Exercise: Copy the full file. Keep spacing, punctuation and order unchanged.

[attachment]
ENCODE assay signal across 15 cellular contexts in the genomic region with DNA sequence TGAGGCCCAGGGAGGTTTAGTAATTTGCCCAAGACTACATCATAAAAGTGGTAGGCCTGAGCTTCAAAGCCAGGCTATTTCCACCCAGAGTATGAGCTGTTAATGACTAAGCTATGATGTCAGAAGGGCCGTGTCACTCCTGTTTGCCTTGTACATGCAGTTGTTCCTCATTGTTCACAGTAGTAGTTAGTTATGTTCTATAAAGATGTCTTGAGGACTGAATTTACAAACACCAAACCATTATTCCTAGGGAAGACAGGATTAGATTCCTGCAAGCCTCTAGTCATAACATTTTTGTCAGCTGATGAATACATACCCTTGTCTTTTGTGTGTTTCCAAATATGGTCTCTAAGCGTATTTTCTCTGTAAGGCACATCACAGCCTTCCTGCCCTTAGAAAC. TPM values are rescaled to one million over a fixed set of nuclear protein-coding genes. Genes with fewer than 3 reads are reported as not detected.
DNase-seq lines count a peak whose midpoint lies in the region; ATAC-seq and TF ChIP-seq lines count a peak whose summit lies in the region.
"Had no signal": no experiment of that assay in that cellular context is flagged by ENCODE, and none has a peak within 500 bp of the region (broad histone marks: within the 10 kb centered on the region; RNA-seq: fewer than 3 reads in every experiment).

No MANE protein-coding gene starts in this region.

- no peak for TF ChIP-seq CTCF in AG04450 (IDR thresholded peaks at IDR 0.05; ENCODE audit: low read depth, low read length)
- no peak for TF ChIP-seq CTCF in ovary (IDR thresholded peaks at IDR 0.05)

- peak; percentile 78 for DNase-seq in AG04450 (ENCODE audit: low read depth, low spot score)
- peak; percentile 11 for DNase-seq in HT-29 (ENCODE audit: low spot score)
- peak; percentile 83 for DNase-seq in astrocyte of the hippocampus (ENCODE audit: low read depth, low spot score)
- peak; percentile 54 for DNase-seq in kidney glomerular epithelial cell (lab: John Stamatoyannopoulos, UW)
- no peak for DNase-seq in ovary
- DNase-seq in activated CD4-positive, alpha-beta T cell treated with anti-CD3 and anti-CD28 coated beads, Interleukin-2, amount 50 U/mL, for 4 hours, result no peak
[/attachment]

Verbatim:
ENCODE assay signal across 15 cellular contexts in the genomic region with DNA sequence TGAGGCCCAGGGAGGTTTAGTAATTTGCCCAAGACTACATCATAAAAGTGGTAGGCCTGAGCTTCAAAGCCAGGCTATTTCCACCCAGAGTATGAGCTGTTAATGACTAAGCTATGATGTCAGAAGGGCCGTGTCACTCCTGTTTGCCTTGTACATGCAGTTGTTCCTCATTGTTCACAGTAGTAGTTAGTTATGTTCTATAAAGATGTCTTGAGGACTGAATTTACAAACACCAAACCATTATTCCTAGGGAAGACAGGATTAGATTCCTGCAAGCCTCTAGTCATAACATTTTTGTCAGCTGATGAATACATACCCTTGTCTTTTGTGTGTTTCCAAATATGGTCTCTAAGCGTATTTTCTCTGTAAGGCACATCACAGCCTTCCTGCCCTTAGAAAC. TPM values are rescaled to one million over a fixed set of nuclear protein-coding genes. Genes with fewer than 3 reads are reported as not detected.
DNase-seq lines count a peak whose midpoint lies in the region; ATAC-seq and TF ChIP-seq lines count a peak whose summit lies in the region.
"Had no signal": no experiment of that assay in that cellular context is flagged by ENCODE, and none has a peak within 500 bp of the region (broad histone marks: within the 10 kb centered on the region; RNA-seq: fewer than 3 reads in every experiment).

No MANE protein-coding gene starts in this region.

- no peak for TF ChIP-seq CTCF in AG04450 (IDR thresholded peaks at IDR 0.05; ENCODE audit: low read depth, low read length)
- no peak for TF ChIP-seq CTCF in ovary (IDR thresholded peaks at IDR 0.05)

- peak; percentile 78 for DNase-seq in AG04450 (ENCODE audit: low read depth, low spot score)
- peak; percentile 11 for DNase-seq in HT-29 (ENCODE audit: low spot score)
- peak; percentile 83 for DNase-seq in astrocyte of the hippocampus (ENCODE audit: low read depth, low spot score)
- peak; percentile 54 for DNase-seq in kidney glomerular epithelial cell (lab: John Stamatoyannopoulos, UW)
- no peak for DNase-seq in ovary
- DNase-seq in activated CD4-positive, alpha-beta T cell treated with anti-CD3 and anti-CD28 coated beads, Interleukin-2, amount 50 U/mL, for 4 hours, result no peak